Bethanne Bethard Hill was born in Tuscaloosa, Alabama. She was raised in Birmingham, the youngest of 6 children. She is a 1985 graduate of the visual arts department at the Alabama School of Fine Arts, and holds a BFA in painting and sculpture from Birmingham-Southern College.
Bethanne and her husband, artist Darius Hill, have three children, Olivia, Esme and Atticus. They live in Avondale/Forest Park in Birmingham. Bethanne works from her studio in the carriage house behind their home, where she paints and illustrates full time.
Illustration projects include cover and interior art on the CD Bullfrog Jumped from the Alabama Folklife Association, the cover illustration of the book All Out of Faith from the University of Alabama Press, the cover of The Makers of the Sacred Harp from the University of Illinois Press, illustration of Why the Oyster Has the Pearl by Johnette Downing, and the cover illustration for the CD, African American Spirituals of Alabama, from the Alabama Folklife Association.
Bethanne’s work can be found in the Permanent collections of the Alabama State Council on the Arts, Alabama Power, Children’s Hospital of Alabama, Ronald McDonald Charities, as well as many private collections throughout the country.
As a young artist, my first great influence was primitive art, specifically Australian Aboriginal art. The bold outlines, patterns and simplified shapes seemed to directly convey the power of the animals depicted. The images were stories, legends, and their energy was there to see. Often, in what is called “x-ray style”, the Aboriginal artist will show the insides of the animals, as well. Their way of filling every inch of the format with mark-making was very appealing to me.
I have always been drawn to rural landscapes. Growing up in Alabama with my family meant long, hot car trips, spent looking out the window as my parents pointed at the scenes which reminded them of their childhood homes in the farmland of southern Ohio. They told their stories and I half-listened with a child’s short attention span. As an adult, these memories hold strong emotion for me, and they represent a time that is lost. I would give most anything to hear my parents’ stories now. I would pay close attention this time. I know now that my fondness for these landscapes is born from these memories.
In the 1990’s, I had a job that had me driving southern back roads for years. Along the way, I stopped to sketch old barns, churches, houses, cemeteries, and animals… whatever caught my eye. I am haunted by these places, thinking of the stories that must exist, all of the untold memories. When you drive back roads, you see many strange and beautiful things, and these are my starting points as I work.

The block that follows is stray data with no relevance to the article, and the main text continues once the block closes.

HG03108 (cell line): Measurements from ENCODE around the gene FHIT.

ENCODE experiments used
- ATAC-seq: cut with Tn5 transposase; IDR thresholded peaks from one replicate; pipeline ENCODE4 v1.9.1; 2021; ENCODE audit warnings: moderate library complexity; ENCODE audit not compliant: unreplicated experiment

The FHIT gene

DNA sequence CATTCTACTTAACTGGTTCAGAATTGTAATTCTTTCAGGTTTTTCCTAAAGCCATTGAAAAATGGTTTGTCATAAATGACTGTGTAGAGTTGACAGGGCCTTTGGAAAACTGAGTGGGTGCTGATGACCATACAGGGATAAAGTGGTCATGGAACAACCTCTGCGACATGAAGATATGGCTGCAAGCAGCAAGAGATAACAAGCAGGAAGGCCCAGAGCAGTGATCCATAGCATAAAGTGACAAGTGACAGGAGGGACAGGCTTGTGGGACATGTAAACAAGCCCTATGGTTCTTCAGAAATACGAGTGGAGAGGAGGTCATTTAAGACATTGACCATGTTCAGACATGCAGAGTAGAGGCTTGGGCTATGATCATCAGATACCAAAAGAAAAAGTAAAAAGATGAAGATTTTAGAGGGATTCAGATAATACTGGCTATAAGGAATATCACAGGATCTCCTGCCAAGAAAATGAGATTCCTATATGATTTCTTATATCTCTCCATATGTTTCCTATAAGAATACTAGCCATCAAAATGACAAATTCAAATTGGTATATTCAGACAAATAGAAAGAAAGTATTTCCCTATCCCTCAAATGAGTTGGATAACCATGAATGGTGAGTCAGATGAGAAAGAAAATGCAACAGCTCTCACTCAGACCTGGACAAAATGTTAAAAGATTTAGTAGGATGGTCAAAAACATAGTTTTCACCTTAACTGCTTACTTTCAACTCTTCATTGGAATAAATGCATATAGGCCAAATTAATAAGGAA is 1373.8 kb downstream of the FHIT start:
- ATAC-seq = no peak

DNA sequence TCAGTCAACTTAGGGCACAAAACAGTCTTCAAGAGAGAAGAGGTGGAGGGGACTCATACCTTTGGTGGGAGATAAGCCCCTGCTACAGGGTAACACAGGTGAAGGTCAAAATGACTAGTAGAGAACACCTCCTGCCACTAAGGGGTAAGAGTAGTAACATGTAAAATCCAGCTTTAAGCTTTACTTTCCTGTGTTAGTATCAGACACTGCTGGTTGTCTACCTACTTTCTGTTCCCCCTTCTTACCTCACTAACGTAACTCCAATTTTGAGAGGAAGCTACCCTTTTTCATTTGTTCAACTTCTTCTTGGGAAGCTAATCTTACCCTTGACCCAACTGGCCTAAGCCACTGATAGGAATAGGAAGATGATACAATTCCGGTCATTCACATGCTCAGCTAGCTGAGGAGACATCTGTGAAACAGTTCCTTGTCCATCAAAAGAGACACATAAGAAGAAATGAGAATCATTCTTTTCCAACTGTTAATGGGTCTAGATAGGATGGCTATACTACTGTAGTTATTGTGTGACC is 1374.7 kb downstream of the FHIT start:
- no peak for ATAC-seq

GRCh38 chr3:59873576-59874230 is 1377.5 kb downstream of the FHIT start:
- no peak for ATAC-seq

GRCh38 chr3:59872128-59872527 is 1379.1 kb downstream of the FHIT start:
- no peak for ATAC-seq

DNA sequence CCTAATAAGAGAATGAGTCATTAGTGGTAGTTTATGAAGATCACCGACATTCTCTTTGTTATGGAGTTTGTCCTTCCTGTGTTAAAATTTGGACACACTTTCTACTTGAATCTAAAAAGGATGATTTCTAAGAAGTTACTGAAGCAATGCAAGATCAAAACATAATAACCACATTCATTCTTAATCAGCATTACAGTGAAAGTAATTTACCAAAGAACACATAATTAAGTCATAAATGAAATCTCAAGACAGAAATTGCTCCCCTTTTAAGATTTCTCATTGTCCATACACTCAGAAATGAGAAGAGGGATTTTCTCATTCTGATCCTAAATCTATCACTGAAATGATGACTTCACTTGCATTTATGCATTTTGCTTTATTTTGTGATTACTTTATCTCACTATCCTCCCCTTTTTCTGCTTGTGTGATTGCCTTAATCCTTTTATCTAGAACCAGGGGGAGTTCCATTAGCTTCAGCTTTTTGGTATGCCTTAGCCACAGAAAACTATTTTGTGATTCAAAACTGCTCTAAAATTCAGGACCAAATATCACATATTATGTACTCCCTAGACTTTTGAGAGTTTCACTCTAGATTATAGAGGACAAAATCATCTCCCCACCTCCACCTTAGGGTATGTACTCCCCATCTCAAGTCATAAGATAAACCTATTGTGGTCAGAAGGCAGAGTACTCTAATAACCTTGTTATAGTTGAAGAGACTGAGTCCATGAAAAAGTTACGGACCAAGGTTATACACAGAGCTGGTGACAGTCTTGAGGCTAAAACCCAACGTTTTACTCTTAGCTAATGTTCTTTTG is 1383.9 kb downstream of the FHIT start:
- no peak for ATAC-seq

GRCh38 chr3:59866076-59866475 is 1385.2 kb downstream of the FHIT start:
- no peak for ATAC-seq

In the South, we enjoy a “gracious plenty”, as you hear folks say. There are plenty of stories, plenty of legends, plenty of moments in lives long gone. Through time, Southerners have spun their lives into tall tales and songs that burst with the lushness of life. In my paintings, I invite the viewer to look at the details, to pay attention to these stories and small moments. Often they are familiar… things we’ve seen ourselves, legends we’ve heard others tell. They always change a bit with each retelling. These paintings are my stories, embellished in that great, Southern tradition. My hope is that they convey a sense of place-our home here in the South.
When I begin a painting, I have a general idea of the type of scene I’m creating, though many changes occur as I work. Much of the initial “under drawing” in black, is visible in each completed painting, almost like a big coloring book. Once I complete the compositional drawing, however, most folks would be hard-pressed to color it in, as there are usually so many lines and forms crashing together. A scene with crows, for instance, may be virtually indecipherable, until I paint the sky color in on top of and around the crow, creating its silhouette as I move the paint along. This drawing with paint, “cutting” the shapes and cleaning up the lines as I go is different every time and there’s always room for change and the occasional accident. If you look closely at the paintings, you can see the layering of tinted colors, each lighter than the last, that give the work some of its tension.
All works are acrylic paint on wood, paper or canvas. Some have india ink and colored pencil, as well.
Nature is Hill’s pattern book. She transforms sparsely set countryside elements into concentrated configurations that heighten the experience of nature.” ~James Nelson, Birmingham News